Media Coverage

A story about the growing popularity of the plant-based supplement Kratom, which a local man credits for saving his life, interviews Praveen K. Chandrasekharan, MD, assistant professor of pediatrics, who said not enough is known about the drug to promote it. “There are a couple of components in Kratom that can act very similar to opioid substance and so there's a link towards addictive potential,” he said. “When the FDA says it needs to regulate it, it's definitely a concern.”
A story about the various illnesses that are going around now that the weather is becoming more spring-like interviews Stanley A. Schwartz, MD, PhD, UB Distinguished Professor of medicine and pediatrics. “The spring’s a funny time,” said Schwartz, chief of the Department of Medicine’s Division of Allergy, Immunology and Rheumatology. “In the springtime there are a whole bunch of different viruses that become very prevalent. Most of them are harmless ... harmless in the sense that they're not going to kill you, but you may feel like you're going to die.”
In an article on the fattest cities in America, Teresa Quattrin, MD, UB Distinguished Professor of pediatrics and senior associate dean for research integration, was one of several experts who discussed issues including the biggest mistakes people make in trying to get healthy. She said: “The biggest mistake is that people focus on weight loss rather than healthy behaviors that lead to weight loss. The additional big issue is that they try to make fast and drastic changes that cannot be sustained.”
An article about pediatric cancer survivors, who survived treatment only to be diagnosed later with grave aftereffects ranging from heart disease to a second cancer caused by treatment for the first, interviews Steven E. Lipshultz, MD, A. Conger Goodyear Professor and Chair of pediatrics, about his research on the impact that losing healthy heart cells during cancer treatment can have later in life. Once those children reach adulthood, “the mass of the heart is inadequate for the size of the body,” he said.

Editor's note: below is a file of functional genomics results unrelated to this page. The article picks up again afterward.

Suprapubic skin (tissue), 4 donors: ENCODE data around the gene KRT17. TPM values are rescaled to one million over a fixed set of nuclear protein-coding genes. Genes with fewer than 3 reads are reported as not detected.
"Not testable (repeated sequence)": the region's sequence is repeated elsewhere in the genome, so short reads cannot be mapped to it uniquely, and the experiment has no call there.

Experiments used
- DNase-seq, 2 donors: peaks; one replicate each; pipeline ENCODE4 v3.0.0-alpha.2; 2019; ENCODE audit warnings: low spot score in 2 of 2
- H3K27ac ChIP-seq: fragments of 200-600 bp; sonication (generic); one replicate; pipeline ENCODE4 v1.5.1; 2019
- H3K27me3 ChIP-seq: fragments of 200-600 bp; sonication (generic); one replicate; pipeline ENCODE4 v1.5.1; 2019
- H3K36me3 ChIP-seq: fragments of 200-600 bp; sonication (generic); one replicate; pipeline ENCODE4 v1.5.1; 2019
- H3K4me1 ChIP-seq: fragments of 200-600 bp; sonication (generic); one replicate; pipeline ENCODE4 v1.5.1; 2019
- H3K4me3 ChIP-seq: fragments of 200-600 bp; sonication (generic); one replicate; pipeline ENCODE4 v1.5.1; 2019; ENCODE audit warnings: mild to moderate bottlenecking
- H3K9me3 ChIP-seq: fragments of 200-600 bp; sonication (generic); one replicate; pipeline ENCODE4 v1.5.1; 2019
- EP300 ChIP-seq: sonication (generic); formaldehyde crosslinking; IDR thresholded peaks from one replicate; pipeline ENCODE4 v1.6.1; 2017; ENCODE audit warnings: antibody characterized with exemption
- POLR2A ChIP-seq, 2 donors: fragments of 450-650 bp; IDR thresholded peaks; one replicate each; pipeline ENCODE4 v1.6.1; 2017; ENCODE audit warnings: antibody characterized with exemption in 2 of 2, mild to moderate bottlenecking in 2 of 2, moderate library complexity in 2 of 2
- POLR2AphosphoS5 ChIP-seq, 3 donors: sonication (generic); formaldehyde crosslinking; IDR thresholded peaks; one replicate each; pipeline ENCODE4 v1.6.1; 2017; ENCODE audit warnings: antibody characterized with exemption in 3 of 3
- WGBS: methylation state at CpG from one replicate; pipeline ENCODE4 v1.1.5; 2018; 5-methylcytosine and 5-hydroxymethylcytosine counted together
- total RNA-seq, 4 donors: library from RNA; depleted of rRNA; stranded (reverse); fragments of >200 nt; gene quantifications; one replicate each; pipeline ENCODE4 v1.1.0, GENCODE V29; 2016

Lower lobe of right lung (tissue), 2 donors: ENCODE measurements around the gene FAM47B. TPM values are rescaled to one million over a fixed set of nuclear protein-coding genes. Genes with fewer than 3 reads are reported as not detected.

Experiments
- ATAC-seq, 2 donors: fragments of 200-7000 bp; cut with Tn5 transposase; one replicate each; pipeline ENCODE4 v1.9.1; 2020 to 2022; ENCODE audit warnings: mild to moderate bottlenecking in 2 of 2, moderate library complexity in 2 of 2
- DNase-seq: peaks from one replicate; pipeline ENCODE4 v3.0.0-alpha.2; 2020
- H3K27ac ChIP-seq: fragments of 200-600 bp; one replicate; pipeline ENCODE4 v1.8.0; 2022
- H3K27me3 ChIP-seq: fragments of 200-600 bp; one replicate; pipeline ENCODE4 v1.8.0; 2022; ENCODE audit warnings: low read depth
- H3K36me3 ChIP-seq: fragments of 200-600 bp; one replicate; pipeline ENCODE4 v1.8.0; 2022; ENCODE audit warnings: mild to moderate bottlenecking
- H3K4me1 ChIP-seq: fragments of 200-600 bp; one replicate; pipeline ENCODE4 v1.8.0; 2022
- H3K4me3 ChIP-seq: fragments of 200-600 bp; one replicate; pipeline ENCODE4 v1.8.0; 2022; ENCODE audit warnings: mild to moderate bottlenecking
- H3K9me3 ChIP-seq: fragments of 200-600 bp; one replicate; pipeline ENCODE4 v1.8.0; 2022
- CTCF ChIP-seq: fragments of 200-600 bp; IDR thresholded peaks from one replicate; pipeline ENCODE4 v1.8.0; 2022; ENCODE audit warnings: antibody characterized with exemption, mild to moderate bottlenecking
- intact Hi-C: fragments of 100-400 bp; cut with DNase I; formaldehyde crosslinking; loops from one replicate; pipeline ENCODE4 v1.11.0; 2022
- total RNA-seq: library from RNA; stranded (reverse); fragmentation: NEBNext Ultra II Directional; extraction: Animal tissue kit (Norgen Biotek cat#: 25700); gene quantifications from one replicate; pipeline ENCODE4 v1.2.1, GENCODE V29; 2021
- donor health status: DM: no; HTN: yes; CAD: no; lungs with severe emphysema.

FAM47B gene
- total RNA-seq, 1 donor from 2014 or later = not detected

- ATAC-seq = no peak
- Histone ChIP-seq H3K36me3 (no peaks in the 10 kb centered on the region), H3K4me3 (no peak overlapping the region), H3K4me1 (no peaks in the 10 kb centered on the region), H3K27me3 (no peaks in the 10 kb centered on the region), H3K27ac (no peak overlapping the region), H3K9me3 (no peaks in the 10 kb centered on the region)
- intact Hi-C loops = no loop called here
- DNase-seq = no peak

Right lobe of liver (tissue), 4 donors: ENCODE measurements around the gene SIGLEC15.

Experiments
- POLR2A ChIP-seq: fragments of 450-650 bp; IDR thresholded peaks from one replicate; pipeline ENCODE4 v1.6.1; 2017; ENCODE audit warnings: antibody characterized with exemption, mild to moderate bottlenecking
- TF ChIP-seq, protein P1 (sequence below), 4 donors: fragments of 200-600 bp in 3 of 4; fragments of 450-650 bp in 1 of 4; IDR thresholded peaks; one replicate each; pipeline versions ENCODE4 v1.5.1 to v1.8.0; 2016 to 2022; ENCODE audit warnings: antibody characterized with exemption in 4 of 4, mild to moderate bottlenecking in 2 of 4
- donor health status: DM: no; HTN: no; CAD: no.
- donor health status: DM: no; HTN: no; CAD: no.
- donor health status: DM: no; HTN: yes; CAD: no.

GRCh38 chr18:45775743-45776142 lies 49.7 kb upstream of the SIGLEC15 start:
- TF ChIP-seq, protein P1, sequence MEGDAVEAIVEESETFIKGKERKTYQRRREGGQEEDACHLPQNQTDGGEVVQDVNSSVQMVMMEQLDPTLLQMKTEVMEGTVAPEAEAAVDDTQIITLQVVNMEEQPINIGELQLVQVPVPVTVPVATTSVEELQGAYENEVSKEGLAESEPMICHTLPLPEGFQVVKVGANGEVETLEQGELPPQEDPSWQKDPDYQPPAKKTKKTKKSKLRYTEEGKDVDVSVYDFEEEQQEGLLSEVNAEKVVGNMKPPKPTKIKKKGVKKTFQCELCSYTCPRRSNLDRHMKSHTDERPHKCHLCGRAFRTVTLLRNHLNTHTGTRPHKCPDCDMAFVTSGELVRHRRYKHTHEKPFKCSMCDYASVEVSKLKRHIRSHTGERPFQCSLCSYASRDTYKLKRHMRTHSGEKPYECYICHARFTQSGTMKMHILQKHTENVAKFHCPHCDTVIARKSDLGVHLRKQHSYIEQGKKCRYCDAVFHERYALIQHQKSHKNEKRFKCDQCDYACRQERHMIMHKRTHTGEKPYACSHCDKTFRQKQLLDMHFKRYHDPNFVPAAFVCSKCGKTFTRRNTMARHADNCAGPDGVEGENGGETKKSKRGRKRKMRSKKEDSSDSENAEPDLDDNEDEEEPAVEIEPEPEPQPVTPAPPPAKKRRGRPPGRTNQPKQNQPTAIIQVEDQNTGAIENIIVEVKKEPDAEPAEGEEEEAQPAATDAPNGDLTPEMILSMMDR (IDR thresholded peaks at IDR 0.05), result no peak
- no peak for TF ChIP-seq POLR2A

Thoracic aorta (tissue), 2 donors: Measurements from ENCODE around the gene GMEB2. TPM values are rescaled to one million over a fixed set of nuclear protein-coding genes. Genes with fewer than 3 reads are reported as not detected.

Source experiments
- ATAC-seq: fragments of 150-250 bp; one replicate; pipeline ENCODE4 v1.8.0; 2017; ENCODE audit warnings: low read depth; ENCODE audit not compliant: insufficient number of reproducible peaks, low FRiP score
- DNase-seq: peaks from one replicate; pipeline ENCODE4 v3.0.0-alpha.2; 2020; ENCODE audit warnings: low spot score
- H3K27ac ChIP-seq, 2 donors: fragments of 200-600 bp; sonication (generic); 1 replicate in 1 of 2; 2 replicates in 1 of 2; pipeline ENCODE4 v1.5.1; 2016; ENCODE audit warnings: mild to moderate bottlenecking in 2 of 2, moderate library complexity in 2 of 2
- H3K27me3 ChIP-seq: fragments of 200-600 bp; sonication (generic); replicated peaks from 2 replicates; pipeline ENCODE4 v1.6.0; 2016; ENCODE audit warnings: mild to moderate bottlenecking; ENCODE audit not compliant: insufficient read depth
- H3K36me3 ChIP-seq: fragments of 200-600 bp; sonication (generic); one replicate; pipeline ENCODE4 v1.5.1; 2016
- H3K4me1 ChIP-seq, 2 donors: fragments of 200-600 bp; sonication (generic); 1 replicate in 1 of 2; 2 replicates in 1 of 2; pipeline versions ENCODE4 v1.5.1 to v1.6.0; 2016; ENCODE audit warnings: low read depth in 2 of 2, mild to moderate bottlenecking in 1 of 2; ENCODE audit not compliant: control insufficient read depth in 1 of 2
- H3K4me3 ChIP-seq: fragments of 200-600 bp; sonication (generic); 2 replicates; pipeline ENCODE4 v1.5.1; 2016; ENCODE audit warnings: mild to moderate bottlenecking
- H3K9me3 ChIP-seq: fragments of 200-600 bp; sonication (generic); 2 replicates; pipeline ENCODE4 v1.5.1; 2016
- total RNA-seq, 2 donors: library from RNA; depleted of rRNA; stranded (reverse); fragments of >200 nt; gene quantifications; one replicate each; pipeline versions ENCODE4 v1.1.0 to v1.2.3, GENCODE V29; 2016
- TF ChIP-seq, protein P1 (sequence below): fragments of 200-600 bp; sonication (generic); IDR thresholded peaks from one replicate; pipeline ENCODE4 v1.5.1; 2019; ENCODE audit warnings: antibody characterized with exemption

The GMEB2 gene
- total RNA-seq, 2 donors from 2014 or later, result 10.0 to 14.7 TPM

An article about tricks to help make a new habit stick interviews Leonard H. Epstein, PhD, SUNY Distinguished Professor of pediatrics and chief of behavioral medicine, who said that while working toward a long-term goal can be motivating, it also can be harder to stay excited about it and that the problem could be that we undervalue future rewards because immediate rewards seem more valuable.
Dennis Z. Kuo, MD, associate professor of pediatrics and chief of the Division of General Pediatrics, was interviewed about a new six-in-one vaccine for children and whether it makes the immunization process easier for parents and children. “I think that any time you have another combination vaccine it makes the process easier because we do give a number of vaccines … so if you can reduce the number of shots we give it definitely helps,” he said.
New research by Steven Lipshultz, MD, A. Conger Goodyear Professor and chair of the Department of Pediatrics, showed that exposure to a common drug for attention deficit hyperactivity disorder isn’t likely to increase cardiovascular risk in healthy children, according to a new study involving primates. “The findings are very reassuring in that even high-dose chronic MPH stimulant therapy did not result in any evidence of abnormal structures or function in the hearts of the monkeys,” he said.
An article about research-backed ways parents can help children form healthy habits interviews Leonard H. Epstein, PhD, SUNY Distinguished Professor of pediatrics and chief of behavioral medicine. “Parents are very important in terms of arranging an environment and setting a model for healthy or unhealthy behavior,” he said. “Parents bring foods into the house. They control how much time a child can watch TV. They control what kinds of social activities are paired with foods. And kids learn a huge amount about eating and physical activity from watching and imitating their parents.”